Holy Trinity Anglican Church

B 1986 & completed 2000, Roger Jones.
1m, 5spst, 1c, tr.
Man: Ped: (electronic 16.)


From the 2009 OHTA Conference Book, David Shield writes:


At the Diocesan Synod of 1860, in the Bishop’s report on the General State of the Church, it was noted that liturgical services were statedly held by clergymen or lay readers at nine townships including Lyndoch Valley.1  In fact, one acre of land had been set aside as a gift for the Church of England from the South Australia Company’s survey of the district in 1839.  A flood necessitated the choice of a different site after building had reached window height so services were conducted in various places until the church was consecrated on 3 August 1861.  Built on the Glebe to the north of the town, ironstone had been quarried nearby, with slate for the roof, tiles for the floor and glass for the windows being imported from Britain.2


The organ was first constructed in 1985.  Impressed by the Krüger organ at Stockwell and its subsequent restoration, Roger Jones determined to emulate it.  Never intended as a faithful copy it was based on Krüger’s aims and methods.3  It remained unsold for a number of years.  It was installed in Holy Trinity as a benefaction from the Burge family in 2000.  By this time, the Bourdon pipes had been removed and gone elsewhere.  Rather than build new pipes, Jones commissioned an electronic bass to be fitted to the existing bass windchest.  The casework is painted and consists of three flats, the central one having an embossed pipe at its centre.  The whole is capped by cornices and there are carved pipeshades.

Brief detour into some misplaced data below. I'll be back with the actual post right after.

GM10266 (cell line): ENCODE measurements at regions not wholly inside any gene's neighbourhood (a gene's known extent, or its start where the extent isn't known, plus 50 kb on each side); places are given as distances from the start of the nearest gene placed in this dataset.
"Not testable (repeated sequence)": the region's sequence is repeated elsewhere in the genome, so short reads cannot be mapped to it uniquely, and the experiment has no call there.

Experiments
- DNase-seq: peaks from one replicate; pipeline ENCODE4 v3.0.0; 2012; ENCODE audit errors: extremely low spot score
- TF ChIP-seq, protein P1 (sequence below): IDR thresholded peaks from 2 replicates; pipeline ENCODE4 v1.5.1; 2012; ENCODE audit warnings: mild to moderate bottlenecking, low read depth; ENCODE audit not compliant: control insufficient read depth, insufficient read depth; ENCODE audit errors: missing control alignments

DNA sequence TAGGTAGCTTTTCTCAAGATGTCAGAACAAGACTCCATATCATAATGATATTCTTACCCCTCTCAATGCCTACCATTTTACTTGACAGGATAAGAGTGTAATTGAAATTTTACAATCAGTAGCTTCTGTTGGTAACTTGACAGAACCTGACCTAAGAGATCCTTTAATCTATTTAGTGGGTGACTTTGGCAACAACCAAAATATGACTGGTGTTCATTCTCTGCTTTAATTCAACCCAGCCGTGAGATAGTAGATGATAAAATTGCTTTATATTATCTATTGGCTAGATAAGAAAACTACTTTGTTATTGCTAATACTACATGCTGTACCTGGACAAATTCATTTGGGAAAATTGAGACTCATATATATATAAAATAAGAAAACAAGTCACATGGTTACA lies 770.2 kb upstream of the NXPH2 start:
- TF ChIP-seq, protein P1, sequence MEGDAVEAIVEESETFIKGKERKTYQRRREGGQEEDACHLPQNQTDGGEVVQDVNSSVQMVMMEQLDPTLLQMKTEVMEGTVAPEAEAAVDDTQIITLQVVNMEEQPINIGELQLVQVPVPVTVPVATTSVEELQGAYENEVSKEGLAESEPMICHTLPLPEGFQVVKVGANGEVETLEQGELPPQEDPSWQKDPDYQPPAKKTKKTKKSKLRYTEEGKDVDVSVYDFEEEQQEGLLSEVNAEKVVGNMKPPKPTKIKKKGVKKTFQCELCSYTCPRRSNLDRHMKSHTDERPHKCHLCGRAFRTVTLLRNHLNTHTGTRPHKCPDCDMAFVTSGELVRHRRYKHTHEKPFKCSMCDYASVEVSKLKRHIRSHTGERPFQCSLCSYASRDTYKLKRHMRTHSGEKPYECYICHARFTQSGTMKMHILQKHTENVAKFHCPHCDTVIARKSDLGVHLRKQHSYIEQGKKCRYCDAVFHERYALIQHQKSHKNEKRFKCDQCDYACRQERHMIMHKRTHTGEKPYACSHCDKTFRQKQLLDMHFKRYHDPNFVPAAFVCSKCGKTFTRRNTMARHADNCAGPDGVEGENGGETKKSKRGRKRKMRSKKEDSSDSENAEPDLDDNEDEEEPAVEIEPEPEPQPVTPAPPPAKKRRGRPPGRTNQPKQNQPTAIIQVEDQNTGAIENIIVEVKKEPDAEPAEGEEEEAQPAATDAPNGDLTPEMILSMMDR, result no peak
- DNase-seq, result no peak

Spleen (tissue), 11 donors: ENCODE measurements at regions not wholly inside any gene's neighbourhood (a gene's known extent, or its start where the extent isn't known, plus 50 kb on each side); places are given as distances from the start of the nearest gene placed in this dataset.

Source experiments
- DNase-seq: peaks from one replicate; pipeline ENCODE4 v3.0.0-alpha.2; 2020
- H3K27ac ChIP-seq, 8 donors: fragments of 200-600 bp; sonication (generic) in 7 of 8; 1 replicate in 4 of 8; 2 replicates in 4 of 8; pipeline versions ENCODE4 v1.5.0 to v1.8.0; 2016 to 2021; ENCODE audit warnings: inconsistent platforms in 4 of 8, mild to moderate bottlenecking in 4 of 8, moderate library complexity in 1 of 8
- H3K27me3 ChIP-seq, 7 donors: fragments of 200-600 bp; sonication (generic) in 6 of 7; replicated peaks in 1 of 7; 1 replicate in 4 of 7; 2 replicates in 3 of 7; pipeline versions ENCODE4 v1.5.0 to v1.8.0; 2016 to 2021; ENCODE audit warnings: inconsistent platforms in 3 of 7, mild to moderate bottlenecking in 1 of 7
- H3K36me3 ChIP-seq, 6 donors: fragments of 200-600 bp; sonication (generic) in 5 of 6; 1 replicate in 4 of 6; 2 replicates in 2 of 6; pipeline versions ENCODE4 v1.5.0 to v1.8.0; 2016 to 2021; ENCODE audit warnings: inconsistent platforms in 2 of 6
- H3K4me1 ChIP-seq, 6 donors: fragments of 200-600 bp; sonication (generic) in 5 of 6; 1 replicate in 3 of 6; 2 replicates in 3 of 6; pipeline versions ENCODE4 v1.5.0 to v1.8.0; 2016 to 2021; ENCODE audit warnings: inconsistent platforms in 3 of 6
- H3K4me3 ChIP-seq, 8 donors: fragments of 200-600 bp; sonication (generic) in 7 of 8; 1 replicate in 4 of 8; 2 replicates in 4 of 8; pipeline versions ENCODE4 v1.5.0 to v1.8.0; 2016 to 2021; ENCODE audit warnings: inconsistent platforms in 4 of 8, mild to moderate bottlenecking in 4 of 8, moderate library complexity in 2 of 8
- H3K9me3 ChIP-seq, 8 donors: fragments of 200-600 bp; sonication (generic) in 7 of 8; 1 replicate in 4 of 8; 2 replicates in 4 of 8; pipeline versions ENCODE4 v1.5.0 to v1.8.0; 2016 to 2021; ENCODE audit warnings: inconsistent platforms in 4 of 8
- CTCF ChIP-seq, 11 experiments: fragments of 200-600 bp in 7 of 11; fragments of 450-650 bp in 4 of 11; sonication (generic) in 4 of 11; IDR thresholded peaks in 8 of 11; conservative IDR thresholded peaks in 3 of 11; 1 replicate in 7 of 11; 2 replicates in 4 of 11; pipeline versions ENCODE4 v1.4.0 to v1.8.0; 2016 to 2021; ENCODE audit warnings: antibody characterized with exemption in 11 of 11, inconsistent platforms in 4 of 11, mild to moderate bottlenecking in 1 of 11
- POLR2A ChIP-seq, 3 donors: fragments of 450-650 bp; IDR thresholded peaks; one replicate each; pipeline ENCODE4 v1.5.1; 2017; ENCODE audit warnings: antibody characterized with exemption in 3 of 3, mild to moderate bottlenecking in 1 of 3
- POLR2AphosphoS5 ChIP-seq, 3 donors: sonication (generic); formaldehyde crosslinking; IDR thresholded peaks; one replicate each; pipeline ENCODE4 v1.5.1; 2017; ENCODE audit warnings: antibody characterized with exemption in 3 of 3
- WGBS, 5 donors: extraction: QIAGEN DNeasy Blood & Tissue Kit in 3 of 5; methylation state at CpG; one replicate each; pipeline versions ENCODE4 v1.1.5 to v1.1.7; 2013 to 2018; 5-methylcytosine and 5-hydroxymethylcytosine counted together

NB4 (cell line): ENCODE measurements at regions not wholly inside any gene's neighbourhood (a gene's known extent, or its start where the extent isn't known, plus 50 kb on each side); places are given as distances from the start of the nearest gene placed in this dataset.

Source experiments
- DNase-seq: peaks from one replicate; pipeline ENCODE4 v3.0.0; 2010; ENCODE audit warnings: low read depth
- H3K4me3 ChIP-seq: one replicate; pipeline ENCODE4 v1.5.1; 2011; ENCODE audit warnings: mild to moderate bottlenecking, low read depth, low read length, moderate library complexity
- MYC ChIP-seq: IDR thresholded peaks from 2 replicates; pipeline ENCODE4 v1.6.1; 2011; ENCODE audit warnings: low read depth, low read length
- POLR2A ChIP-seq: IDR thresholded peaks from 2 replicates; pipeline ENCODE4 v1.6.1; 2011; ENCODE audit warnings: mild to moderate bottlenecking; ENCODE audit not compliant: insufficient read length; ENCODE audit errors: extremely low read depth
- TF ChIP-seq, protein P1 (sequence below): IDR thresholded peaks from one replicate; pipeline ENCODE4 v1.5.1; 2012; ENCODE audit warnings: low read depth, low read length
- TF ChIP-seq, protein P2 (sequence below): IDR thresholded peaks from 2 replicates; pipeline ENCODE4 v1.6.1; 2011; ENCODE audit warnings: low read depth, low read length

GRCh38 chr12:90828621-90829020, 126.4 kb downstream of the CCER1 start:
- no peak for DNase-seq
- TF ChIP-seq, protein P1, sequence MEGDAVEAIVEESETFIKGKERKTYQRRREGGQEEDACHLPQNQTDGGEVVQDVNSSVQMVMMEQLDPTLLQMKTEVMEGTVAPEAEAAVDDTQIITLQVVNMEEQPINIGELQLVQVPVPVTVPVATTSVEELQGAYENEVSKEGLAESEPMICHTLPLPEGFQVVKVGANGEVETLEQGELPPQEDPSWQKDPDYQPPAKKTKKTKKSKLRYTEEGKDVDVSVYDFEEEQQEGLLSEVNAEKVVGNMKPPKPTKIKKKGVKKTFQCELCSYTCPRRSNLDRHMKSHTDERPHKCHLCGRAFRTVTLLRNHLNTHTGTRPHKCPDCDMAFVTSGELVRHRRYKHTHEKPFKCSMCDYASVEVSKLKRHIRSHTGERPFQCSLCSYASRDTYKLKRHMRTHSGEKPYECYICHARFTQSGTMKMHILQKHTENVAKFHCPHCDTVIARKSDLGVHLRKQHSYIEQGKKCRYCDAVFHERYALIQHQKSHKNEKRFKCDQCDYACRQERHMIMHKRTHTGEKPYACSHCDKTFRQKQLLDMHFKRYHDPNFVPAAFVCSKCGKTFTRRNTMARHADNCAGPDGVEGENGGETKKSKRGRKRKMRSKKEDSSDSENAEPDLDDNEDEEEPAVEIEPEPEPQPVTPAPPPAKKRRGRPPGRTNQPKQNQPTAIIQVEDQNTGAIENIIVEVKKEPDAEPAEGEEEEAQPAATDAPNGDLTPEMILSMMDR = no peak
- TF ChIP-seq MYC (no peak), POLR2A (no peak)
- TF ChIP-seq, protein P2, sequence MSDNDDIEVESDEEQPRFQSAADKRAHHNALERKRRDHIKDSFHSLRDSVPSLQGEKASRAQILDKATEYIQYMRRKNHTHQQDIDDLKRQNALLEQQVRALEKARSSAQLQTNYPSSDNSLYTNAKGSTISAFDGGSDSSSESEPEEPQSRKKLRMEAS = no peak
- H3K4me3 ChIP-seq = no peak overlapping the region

As an aside, it is interesting to note that Miss Amy Burge was organist in 1918.  She was presented with a silver teapot on her approaching marriage.  In her place Miss Eleanor Springbett was appointed.4


More recently, some of the metal pipework was replaced with new pipework, manufactured by Roger Jones, modelled upon the practices of the Schulze firm, with wide 2/7 mouths and bold scaling.5




Roger Jones 1986: completed 2000

1 manual, 6 speaking stops, mechanical action


























Sub Bass




Compass: 56/30

Pedal pulldowns

Attached drawstop console





1  South Australian Advertiser, 9 May, 1860, p.3


2  Church Chronicle, vol 1, no.3 (12 November 1859); also in Teusner, R. & M., Churches of the Barossa Valley (1971), pp.6-7


3  Lutz, M., ‘The New Krüger Organ’, OHTA News, vol 11, no 1 (January 1987), p.18;

 Lutz, M., ‘History Relived’, Victorian Organ Journal (April 1987), pp.5-8


4  Register, 9 November 1918, p. 10.7 – ‘Religious Notices’


5  News from organ builders’, OHTA News, vol 24, no 2 (April 2000), p.15



Photos: Trevor Bunning (Oct 2009)